Like any commodity or “real” asset, valuation of gold is straightforward. It’s purely supply and demand — nothing more. But commodities are different from most conventional investment assets. Stocks, bonds, or real estate give you cash flows worth something now and in the future when interest rates are factored in. Commodities just exist. They have no cash flows, so the price is only based on what others think they’re worth at a given time.
For instance, if a miner can pull gold out of the ground for $500 an ounce (in costs), he’ll keep producing as long as he can sell it for more than that. If the price of gold goes below $500, it’s not worth it for him to continue mining. He stops — and other miners probably do the same — and the dip in supply causes prices to eventually go up.
This is basic economics here. And let me add a bit of trivia, too. Did you know that all the gold that has ever been mined in the history of the world would only fill a soccer field about 6 or 7 feet high? We’re talking about a fairly small market here. But this only relates to the commodity production environment.
Demand is the driving factor. Gold has always traded as a currency rather than as a typical commodity (such as oil, wheat, or copper). It’s a fear trade. When global fear goes up, gold is a hedge against capital market negativity.
We’ve witnessed this over the last several years. When stocks, real estate, and other commodities rise, treasuries and gold fall, and vice versa. Investors turn to gold in risky times because of its “store of value.” They can’t lose with gold. But is that true?
Traditionally gold has been utilized as a hedge against inflation. Additionally, there has been a marked inverse relationship between the relative strength of the U.S. dollar and the price of gold recently. Should the Fed’s current monetary policies either increase the rate of inflation or weaken the dollar, gold price may increase further, already up by about 30 percent in 2010.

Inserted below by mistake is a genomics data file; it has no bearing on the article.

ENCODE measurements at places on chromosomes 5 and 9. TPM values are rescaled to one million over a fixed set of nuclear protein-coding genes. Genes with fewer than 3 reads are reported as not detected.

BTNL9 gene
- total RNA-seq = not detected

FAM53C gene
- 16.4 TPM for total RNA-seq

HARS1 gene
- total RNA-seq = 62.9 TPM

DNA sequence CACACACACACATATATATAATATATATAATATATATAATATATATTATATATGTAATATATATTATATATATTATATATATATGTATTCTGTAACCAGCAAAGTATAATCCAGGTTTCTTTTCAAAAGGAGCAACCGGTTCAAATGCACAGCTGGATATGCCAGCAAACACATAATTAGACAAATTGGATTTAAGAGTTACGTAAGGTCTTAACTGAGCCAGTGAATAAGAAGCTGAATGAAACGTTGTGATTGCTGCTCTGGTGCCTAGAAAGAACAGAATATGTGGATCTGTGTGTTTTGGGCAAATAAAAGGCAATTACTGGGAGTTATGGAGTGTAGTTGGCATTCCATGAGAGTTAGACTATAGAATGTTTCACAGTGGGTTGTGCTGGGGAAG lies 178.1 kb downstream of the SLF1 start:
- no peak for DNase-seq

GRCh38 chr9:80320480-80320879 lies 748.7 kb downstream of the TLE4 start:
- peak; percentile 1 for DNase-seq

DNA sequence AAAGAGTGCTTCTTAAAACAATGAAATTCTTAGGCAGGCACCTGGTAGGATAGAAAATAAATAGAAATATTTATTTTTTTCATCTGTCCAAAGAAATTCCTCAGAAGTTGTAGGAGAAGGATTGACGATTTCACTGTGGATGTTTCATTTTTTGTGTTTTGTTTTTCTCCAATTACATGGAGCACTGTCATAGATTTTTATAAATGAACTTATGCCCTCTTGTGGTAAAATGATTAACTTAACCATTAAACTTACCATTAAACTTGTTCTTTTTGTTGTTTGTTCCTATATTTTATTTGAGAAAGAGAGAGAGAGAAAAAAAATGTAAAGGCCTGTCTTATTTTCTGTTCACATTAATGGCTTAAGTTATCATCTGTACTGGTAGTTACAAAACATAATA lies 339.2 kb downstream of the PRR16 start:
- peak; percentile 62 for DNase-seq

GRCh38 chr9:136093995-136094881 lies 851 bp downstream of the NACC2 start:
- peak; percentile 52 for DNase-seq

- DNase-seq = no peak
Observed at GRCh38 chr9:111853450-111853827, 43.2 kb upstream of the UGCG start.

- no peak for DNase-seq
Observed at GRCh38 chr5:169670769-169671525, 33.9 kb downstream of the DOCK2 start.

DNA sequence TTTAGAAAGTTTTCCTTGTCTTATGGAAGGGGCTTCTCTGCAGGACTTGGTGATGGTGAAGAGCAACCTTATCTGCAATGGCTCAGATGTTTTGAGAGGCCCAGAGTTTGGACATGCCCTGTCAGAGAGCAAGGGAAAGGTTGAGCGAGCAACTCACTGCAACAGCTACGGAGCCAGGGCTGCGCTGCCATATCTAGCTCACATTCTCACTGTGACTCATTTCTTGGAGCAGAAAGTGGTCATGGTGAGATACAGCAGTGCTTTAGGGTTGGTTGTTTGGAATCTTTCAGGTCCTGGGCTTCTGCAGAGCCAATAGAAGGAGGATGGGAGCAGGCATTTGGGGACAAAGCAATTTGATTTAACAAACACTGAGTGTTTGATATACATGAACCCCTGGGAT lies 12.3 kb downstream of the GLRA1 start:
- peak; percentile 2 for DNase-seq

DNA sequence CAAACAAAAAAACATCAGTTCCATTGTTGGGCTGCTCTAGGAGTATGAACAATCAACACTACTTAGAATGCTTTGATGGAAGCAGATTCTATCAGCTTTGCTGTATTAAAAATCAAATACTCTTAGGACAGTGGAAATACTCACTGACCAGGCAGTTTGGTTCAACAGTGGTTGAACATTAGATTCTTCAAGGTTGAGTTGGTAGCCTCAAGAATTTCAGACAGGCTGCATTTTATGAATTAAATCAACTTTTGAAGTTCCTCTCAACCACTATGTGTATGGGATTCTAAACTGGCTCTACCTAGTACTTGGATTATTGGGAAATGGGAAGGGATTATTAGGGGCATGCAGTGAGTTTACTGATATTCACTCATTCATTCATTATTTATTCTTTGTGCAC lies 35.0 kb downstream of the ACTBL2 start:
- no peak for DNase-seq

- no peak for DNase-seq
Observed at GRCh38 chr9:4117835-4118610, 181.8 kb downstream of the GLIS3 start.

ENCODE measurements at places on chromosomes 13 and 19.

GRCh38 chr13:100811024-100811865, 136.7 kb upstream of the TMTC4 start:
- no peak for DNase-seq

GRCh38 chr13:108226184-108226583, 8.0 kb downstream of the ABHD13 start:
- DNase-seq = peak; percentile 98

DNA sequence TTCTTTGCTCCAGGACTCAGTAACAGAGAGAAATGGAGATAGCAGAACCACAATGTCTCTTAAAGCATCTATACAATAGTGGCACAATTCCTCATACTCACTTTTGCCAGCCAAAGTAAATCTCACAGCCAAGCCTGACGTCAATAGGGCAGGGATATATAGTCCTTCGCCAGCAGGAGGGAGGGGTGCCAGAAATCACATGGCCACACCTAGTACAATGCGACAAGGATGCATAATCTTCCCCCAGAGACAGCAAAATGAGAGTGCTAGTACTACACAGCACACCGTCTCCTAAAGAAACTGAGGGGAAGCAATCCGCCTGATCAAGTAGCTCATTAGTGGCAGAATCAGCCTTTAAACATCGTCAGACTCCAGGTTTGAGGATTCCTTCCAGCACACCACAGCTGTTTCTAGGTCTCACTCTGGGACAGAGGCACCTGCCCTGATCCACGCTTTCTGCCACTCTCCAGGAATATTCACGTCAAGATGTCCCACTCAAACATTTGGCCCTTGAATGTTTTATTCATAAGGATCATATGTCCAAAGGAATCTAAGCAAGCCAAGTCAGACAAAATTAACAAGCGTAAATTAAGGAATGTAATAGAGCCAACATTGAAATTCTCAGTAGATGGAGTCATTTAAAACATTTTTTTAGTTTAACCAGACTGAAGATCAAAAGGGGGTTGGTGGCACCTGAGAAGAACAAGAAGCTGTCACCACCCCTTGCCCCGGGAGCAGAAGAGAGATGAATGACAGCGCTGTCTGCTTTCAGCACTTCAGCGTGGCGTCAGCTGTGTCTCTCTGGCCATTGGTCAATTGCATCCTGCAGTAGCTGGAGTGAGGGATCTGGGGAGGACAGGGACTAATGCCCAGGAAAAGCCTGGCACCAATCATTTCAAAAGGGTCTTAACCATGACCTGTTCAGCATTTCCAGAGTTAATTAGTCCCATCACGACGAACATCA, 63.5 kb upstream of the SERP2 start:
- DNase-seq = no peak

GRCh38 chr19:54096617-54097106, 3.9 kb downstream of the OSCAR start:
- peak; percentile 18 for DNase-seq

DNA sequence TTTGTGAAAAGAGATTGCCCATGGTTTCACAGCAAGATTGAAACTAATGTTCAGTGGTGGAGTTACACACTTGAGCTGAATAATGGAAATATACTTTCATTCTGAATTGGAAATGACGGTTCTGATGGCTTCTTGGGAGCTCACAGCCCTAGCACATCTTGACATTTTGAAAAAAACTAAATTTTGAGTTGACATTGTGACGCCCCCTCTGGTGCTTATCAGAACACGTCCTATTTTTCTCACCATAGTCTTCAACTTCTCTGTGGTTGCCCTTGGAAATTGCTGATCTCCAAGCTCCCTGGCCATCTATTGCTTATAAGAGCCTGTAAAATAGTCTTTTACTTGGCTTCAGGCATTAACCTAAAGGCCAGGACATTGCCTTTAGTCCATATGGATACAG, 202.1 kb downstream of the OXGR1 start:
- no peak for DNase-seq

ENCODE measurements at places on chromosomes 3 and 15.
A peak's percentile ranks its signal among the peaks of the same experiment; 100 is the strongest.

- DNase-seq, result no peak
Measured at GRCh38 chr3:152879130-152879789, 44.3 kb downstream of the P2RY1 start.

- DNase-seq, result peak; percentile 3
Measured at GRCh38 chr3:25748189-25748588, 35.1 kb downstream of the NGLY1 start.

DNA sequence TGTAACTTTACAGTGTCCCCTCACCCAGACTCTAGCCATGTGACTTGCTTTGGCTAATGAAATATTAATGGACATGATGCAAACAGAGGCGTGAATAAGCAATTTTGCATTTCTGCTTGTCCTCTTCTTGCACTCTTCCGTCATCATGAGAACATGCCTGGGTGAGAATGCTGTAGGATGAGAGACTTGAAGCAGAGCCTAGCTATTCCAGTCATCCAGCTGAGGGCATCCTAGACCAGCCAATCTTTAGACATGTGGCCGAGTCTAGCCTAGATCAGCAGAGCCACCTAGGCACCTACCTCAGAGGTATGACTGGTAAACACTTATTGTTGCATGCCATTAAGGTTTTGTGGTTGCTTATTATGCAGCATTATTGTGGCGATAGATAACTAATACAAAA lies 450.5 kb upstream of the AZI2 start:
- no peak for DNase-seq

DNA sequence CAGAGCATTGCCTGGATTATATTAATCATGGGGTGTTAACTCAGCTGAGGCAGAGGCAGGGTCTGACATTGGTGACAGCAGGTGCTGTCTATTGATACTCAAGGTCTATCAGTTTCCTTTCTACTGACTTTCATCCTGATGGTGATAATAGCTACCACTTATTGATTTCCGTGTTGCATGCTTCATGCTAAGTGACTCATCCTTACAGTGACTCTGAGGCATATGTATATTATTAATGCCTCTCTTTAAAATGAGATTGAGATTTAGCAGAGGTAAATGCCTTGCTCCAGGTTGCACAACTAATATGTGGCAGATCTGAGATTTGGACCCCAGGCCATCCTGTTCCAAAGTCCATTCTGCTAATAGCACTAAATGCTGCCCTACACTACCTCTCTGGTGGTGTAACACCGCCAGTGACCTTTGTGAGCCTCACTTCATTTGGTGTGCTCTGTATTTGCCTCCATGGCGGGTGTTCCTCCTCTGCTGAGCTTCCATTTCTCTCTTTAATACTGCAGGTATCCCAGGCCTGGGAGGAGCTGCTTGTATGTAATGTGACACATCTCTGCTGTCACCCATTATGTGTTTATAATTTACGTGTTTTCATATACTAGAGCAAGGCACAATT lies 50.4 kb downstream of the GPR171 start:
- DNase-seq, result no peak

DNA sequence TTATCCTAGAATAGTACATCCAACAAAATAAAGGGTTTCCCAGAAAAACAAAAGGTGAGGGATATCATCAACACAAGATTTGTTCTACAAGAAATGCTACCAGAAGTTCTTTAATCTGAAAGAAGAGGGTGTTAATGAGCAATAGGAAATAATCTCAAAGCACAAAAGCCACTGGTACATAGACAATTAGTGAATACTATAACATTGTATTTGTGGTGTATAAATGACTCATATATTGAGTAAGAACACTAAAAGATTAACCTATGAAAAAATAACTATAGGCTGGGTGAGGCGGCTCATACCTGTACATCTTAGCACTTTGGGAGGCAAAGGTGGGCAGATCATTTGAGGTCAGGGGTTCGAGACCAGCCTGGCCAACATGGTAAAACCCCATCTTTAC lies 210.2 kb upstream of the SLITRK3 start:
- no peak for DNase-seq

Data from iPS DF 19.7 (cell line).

Jim Komadina, president of Colorado Resource Associates, a Colorado Springs based resource management expert, cites particularly strong Asian Central Central Bank and consumer demand in China for gold. “Supply and demand fundamentals alone would support an increasing gold price over the next several years,” he says.
As for the “cash for gold” phenomenon, the most important piece here is the haircut: what you get versus what your gold is actually worth. I don’t have any personal experience with this, but I would venture to say that gold being placed in the mail is unlikely to yield its true value. You pay a price for convenience. If you really want to sell your gold jewelry, take it to reputable dealers and collect several quotes to find out what it’s really worth before you complete a transaction.
Ultimately, you have to cut through the folklore when considering gold as an investment. Gold has a reputation of holding its value better than riskier capital market assets. But in truth, gold is a volatile market. It has gone through decades of flat to falling values in the recent past. Buying gold now is much riskier than it was several decades ago.
If you want to join the mad rush to get some gold exposure, it might be safer to invest through Exchange Traded Funds rather than buying bullion.